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Pallone Blasts Committee GOP’s “Overblown Rhetoric and Blatant Misinformation” of ACA’s Reinsurance Program

Apr 15, 2016
Press Release

Energy and Commerce Ranking Member Frank Pallone, Jr. (D-NJ) today gave the following opening statement at an Oversight and Investigations Subcommittee Hearing on the Affordable Care Act’s (ACA’s) temporary reinsurance program.  
When we passed the Affordable Care Act into law more than six years ago, we dramatically changed the healthcare landscape in this country.  The law has been a historic success.  It has achieved its goals and made access to comprehensive healthcare a reality for the American people.
Thanks to the Affordable Care Act, 20 million more Americans now know the security of health insurance, and for the first time ever, the uninsured rate has fallen below 10 percent.  These are remarkable achievements.
Before the Affordable Care Act was passed, the insurance system in this country was broken.  Even my Republican colleagues who are obsessed with repealing the law acknowledge that this is the case.
Absolutely no one is advocating for returning to the old system of rapidly rising costs, gross inefficiencies, and painful inequalities.  It was a system where upwards of 129 million Americans – nearly one in two people – could be discriminated against in the individual market for pre-existing medical conditions, ranging from diabetes to breast cancer to pregnancy.
These individuals could be charged more than a healthy person for the same coverage and were often denied coverage altogether.  Many insurance plans lacked important benefits and limited coverage.   
Fortunately, thanks to the Affordable Care Act, these things are no longer true.  People who were previously deemed uninsurable because of pre-existing conditions are finally getting health insurance coverage.
This has meant a big change in how insurance companies do business.  Under the old system, insurers sought to protect their bottom lines by avoiding the sickest and costliest patients in the individual market, a practice known as medical underwriting.  Today, insurers must offer coverage to everyone, and they cannot cancel someone’s policy just because he or she gets sick.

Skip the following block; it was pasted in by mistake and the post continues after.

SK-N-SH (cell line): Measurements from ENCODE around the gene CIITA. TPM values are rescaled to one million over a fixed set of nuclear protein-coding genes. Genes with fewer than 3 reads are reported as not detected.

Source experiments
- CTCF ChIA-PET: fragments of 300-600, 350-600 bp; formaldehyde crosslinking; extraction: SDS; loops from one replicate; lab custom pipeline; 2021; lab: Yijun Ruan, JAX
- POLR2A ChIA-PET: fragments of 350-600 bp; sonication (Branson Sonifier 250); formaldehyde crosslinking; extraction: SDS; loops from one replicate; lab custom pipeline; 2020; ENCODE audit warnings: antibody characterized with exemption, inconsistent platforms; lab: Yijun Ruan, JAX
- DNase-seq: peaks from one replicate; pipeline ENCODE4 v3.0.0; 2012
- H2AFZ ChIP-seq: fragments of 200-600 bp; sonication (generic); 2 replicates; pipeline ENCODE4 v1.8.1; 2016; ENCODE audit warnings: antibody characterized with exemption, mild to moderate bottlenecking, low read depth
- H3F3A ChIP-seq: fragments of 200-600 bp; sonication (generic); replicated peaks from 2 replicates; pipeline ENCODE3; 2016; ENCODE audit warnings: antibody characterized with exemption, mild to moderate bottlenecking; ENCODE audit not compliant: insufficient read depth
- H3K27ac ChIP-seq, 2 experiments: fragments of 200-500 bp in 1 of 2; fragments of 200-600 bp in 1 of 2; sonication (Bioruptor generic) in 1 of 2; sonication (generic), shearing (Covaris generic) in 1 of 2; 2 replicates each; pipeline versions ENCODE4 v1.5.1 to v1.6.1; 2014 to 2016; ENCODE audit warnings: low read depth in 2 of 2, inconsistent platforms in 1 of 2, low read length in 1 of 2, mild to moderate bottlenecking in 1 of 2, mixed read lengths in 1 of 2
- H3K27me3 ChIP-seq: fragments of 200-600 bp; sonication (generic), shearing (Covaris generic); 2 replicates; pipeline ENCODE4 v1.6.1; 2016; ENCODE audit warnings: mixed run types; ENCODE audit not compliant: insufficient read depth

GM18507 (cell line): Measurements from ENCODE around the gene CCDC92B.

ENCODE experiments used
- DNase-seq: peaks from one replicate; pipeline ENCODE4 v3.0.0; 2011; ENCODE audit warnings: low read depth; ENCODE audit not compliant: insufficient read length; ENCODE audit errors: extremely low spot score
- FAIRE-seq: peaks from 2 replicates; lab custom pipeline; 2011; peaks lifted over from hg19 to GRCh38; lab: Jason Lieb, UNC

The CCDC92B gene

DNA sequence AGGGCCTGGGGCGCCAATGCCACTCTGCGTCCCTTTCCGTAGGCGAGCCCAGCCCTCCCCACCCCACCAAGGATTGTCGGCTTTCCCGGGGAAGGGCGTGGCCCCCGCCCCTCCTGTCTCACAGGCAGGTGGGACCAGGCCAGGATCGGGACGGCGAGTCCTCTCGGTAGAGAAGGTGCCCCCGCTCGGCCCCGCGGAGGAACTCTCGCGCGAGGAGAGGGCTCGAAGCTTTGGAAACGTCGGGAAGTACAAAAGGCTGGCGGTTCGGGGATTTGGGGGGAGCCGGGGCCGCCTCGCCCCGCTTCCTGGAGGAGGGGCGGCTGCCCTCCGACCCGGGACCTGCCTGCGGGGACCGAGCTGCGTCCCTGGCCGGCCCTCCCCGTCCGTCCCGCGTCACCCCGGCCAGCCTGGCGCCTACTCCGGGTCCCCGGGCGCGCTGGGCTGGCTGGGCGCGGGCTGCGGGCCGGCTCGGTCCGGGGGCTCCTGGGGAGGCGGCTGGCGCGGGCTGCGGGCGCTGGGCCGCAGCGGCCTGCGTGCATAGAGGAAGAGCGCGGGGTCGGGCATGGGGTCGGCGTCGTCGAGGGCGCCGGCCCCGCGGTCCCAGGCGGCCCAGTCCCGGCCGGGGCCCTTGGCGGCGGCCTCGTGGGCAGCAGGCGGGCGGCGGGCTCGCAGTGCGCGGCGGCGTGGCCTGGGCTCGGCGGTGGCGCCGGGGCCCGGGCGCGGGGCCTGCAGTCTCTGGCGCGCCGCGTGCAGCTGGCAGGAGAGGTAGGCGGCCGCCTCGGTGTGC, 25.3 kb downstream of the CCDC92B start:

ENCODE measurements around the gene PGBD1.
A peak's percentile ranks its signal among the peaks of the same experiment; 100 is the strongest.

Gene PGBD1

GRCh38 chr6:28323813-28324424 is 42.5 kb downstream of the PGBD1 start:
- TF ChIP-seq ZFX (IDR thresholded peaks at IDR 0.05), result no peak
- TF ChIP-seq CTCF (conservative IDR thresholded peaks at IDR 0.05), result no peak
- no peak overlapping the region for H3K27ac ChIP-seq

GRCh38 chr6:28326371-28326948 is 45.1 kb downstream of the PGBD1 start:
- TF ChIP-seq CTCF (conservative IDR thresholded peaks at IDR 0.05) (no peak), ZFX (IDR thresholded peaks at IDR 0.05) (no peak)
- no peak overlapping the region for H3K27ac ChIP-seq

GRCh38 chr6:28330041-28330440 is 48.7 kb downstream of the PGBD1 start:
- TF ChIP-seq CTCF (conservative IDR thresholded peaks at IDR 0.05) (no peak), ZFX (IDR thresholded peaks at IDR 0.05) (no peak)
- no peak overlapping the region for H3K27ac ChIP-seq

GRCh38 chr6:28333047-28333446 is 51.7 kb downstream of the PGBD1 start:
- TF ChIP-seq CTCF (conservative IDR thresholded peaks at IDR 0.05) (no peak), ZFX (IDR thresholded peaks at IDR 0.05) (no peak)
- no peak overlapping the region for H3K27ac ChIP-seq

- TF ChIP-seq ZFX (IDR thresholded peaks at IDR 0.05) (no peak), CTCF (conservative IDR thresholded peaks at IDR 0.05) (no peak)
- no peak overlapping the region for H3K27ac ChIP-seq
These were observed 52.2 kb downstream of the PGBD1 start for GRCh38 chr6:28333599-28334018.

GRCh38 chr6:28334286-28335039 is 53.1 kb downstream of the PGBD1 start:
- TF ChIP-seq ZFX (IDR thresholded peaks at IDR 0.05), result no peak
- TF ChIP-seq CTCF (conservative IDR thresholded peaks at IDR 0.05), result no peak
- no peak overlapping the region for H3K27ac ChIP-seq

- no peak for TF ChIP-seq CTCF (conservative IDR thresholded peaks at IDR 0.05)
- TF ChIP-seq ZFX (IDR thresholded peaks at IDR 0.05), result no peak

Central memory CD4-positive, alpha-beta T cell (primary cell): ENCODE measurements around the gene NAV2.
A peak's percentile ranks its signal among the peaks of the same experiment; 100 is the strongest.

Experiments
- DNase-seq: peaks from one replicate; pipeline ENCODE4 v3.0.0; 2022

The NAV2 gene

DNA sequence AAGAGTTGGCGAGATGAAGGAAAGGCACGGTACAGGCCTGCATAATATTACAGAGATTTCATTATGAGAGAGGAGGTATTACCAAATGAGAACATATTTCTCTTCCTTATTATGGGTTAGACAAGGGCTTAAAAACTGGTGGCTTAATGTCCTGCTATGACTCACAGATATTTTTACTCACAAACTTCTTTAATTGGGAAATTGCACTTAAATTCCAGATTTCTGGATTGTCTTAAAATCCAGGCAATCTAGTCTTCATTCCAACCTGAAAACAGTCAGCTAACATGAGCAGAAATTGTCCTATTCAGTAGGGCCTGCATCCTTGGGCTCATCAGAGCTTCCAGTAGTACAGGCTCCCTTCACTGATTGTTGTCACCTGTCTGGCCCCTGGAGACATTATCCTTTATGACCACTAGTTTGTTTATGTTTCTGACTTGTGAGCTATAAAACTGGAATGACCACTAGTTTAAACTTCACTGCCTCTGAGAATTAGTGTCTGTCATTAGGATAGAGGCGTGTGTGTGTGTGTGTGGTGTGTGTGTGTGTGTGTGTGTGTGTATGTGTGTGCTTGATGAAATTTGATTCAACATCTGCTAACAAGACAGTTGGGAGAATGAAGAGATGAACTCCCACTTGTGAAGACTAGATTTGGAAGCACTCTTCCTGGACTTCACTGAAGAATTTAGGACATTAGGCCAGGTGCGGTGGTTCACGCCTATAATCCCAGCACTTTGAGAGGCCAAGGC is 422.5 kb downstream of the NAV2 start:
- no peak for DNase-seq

The law’s temporary reinsurance program operates to smooth this transition from a medically underwritten individual insurance market to one in which everyone is guaranteed coverage.  Simply put, the reinsurance program spreads the cost of large insurance claims for very sick individuals across all insurers, helping to stabilize premiums during the early years of the new marketplace.  The program collects contributions from health insurance companies, which are then used to make payments to insurance companies in the individual market to offset the costs of their sickest enrollees.
My Republican colleagues on this Committee have called these payments “handouts to insurance companies” and a “taxpayer-funded giveaway.”  Neither of these things is true.  The reinsurance program is a temporary program, funded entirely by contributions from insurance companies, to smooth the transition from a medically underwritten market to one where everyone is guaranteed coverage.
Unfortunately, this type of overblown rhetoric and blatant misinformation is typical when it comes to my Republican colleagues and the Affordable Care Act.  In fact, this same framework is a permanent fixture of our Part D program – a law that Republicans support, defend and promote.  I find it ironic and hypocritical that this framework is acceptable for Medicare Part D, which was signed into law by a Republican President, but it is a supposed “taxpayer-funded giveaway” under a health care law from a Democratic President.  You can’t have it both ways.    
They have used similar rhetoric to describe the Administration’s decision to prioritize reinsurance payments to insurers over payments to the U.S. Treasury, the subject of today’s hearing.  For instance, a March 22, 2016 press release from the Majority describes “CMS’s decision to loot billions from the Treasury to pay off insurance companies,” and calls on the agency to “stop unlawful payments to insurers.”  These characterizations are absurd.
Let me be clear:  what is at stake here is simply a policy disagreement about how to interpret statutory language in the Affordable Care Act.
The Administration has interpreted the law through a formal, transparent, notice and comment rulemaking process.  It determined that the statute is silent on what the agency should do in the event that collections are insufficient to fully fund both payments to insurance companies and payments to the U.S. Treasury.  It then concluded that in the event of a shortfall, payments to insurers should be prioritized, and that this prioritization furthers the statutory goals of the program.
My Republican colleagues clearly disagree with this interpretation.  They are entitled to their view.  But the hyperbole and the misinformation is counterproductive and does nothing to help a single person get health insurance.
Let me conclude by expressing my disappointment in the direction this Committee continues to take in conducting oversight of the Affordable Care Act.  Hearings like this only serve to hurt Americans and reverse the progress that has been made for the millions who now benefit from the law.
We should instead work to improve the law and ensure all of our constituents have access to the quality, affordable health care they deserve.